This second edition of the The SAGE Handbook of Action Research has been updated to bring chapters in line with the latest qualitative and quantitative approaches in this field of social inquiry. Peter Reason and Hilary Bradbury have introduced new commentaries that draw links between different contributions and show their interrelations. Contributing authors engage with the pragmatics of doing action research and demonstrate how this can be a rich and rewarding reflective practice. They tackle questions of how to integrate knowledge with action, how to collaborate with co-researchers in the field, and how to present the necessarily 'messy' components in a coherent fashion. The organization of the volume reflects the many different issues and levels of analysis represented.
Participatory approaches and methods can generate quantitative as well as qualitative data. Mainly since the early 1990s, a quiet tide of innovation has developed a rich range of participatory ways, many of them visual and tangible, by which local people themselves produce numbers. The approaches and methods have variously entailed counting, mapping, measuring, estimating, valuing and scoring, and scaling, together with comparing and combinations of these, and have had many applications.
The methodological pioneers in going to scale in the 1990s rarely recognised the significance of what they had been doing. The pioneers of the 2000s have shown ingenuity, skill, patience and courage, sometimes in the face of opposition driven by conventional reflexes. Participatory numbers have been taken to scale most notably through participatory surveys with visuals and tangibles, through aggregation from focus groups and through wealth and wellbeing ranking. There have been breakthroughs in producing national statistics, and also on subjects and with insights inaccessible through questionnaires.
Statistical principles can be applied to participatory numbers. Ways have been found of overcoming the vexing problem of commensurability between communities. As with all ways of finding out, there are trade-offs, in this context notably between participatory open-endedness and standardisation for comparability.
The question 'who counts' - raises issues of ownership and power. Participatory Monitoring and Evaluation (PM and E) has taken many forms, with varied degrees of ownership and empowerment. Whether participatory statistics empower local people is sensitive to official attitudes and acceptance and whether these lead to changes in policy and practice that make a real difference. Questions are raised of the mix and balance of extraction and empowerment, and whether and how the quiet revolution of participatory approaches and methods can get the best of both qualitative and quantitative worlds.
Wealth-ranking is a participatory tool enabling people to group others in their community into wealth bands, and thus identify the very poor. The method has been developed to include the broader aspects of well-being – such as social standing and health – that people value as much as material wealth. It tells the story of the development of these assessment methods since the rise of wealth ranking in the 1980s and looks at the results of well-being ranking exercises and how they help identify important differences within communities and monitor changes in well-being over time. Exploring strengths and weaknesses of methods it suggests that understanding differences within communities is essential for good development aid work. The book goes on to describe the successful use of ranking tools over large populations and the value of using multi-dimensional models of well-being, and briefly explores the ideas used to make assessments of well-being at national levels.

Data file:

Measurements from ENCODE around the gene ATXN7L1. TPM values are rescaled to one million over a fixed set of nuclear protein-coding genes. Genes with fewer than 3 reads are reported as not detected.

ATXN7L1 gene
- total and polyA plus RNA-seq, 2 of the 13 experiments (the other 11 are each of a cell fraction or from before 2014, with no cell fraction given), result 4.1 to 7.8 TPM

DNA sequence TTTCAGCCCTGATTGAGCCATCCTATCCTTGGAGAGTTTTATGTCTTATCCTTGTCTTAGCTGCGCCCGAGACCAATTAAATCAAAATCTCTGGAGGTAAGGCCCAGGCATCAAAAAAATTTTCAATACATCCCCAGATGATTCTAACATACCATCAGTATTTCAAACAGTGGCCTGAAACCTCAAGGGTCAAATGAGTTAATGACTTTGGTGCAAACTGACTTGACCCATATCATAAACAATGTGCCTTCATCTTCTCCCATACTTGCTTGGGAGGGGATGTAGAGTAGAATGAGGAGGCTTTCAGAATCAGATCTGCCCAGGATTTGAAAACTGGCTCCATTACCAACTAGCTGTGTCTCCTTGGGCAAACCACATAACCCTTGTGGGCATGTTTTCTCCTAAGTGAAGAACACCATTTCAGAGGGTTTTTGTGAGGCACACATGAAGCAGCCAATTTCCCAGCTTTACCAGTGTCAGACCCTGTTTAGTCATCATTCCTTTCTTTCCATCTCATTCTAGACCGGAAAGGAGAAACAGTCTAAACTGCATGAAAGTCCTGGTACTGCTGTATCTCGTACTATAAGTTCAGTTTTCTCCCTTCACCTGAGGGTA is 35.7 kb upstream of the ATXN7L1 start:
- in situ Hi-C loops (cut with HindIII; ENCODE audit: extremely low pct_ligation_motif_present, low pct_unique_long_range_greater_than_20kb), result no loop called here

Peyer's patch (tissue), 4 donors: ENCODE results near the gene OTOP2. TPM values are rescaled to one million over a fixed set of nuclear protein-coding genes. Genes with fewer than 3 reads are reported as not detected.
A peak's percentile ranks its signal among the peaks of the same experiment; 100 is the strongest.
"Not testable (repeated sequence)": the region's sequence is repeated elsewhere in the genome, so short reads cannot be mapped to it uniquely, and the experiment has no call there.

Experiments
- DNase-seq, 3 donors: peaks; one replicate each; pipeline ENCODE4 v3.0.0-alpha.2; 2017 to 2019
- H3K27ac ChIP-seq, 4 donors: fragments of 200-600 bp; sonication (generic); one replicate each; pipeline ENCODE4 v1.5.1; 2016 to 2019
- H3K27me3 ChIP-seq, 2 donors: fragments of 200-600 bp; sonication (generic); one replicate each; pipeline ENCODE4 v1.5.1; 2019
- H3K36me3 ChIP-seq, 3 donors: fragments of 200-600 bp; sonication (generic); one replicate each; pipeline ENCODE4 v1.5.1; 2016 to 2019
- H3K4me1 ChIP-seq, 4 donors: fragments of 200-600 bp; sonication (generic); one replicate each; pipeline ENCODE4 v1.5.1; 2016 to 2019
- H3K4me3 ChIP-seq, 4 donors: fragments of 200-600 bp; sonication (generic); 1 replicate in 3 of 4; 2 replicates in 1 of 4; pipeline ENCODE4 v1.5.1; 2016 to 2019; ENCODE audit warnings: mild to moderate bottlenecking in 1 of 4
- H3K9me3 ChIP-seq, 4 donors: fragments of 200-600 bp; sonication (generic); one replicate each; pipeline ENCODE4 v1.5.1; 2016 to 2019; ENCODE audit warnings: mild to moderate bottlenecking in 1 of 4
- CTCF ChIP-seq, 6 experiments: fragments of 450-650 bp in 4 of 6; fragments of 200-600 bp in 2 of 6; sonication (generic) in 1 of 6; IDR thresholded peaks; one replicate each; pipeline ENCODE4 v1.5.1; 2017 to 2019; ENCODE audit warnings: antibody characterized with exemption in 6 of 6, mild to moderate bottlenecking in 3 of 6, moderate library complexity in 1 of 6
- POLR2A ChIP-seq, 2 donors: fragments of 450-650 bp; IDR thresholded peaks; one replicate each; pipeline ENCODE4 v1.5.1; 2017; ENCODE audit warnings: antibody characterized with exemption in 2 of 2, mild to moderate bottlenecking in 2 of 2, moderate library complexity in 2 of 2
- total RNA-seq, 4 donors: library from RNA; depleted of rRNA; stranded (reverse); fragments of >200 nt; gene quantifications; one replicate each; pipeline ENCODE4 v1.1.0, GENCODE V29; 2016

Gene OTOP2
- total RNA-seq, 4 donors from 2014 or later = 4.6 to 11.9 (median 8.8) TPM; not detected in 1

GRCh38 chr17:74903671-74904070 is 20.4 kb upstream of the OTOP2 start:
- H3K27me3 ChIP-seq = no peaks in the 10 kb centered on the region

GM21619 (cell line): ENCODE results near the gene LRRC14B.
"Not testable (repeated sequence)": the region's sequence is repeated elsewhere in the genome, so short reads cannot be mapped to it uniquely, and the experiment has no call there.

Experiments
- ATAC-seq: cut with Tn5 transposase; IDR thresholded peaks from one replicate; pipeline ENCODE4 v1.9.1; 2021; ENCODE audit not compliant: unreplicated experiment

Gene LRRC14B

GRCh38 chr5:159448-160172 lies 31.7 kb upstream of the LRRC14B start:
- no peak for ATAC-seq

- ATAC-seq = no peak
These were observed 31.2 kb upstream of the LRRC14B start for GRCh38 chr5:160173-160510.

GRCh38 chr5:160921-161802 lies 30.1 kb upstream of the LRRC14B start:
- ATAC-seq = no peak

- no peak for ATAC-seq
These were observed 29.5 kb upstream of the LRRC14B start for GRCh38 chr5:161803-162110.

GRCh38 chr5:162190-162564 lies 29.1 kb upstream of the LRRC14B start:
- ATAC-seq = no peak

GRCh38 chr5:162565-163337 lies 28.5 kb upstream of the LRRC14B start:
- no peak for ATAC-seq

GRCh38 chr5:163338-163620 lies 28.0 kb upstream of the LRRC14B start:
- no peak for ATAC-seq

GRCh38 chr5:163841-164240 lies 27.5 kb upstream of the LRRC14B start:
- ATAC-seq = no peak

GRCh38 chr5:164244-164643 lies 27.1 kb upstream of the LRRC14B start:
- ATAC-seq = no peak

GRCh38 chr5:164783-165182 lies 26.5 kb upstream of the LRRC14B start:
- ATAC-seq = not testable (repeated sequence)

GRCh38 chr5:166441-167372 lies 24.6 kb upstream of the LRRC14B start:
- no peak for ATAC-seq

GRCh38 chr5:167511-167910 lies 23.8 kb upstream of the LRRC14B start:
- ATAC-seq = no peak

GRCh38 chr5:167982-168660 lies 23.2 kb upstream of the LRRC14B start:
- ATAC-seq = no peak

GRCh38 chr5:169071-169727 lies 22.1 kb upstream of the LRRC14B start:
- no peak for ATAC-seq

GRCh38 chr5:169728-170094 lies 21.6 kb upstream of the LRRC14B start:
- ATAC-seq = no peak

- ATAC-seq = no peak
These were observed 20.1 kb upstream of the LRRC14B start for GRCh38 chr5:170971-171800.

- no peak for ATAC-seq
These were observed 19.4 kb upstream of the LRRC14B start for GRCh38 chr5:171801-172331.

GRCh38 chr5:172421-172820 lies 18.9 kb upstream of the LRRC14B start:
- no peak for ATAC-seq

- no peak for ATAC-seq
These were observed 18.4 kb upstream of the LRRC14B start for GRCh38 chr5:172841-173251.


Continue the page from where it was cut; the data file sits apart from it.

This third edition of the The Sage Handbook of Action Research presents an updated version with new chapters covering emerging areas in healthcare, social work, education and international development, as well as an expanded ‘Skills’ section which includes new consultant-relevant materials. Building on the previous editions, Hilary Bradbury has carefully developed this edition to ensure it follows in their footsteps by mapping the current state of the discipline, as well as looking to the future of the field and exploring the issues at the cutting edge of the action research paradigm today.
This Reality Check was undertaken by a team of Nepali researchers, and carried out as a contribution to the mixed methods approach to monitoring, evaluation and learning commissioned by DFID Nepal to complement and assist the routine monitoring and evaluation of the Rural Access Programme 3 in Mid and Far West Nepal. It complements a ‘baseline’ RCA that was undertaken for RAP in May 2014.
This Introduction is taken from a more extensive resource pack (now unavailable). After a brief introduction to PRA, it looks at methods associated with:
- Space - mapping, transect walks, modelling
- Time - seasonal calendars, daily activity routines, lifelines, timelines and historical maps
- Networks and Linkages - diagramming, flow analysis, spider diagrams, problem walls and solution trees
- Prioritisation and Rapid Quantification – matrix ranking and scoring, treatment sequence matrices and wealth and wellbeing ranking.
Despite great strides in improving sanitation in developing countries, some 2.4 billion people worldwide lack access to adequate sanitation facilities and the poorest and most vulnerable members of society are often not reached. Sustainability is one of the key challenges in CLTS and the wider WASH sector. Whether sanitation improvements endure depend on issues of equity and inclusion, social norms, physical infrastructure, sanitation marketing, monitoring and verification, post-ODF follow-up and the roles and responsibilities of governments, NGOs and donors. The achievement of “open defecation-free” status is now recognised as only the first stage in a long process of change and sanitation improvement.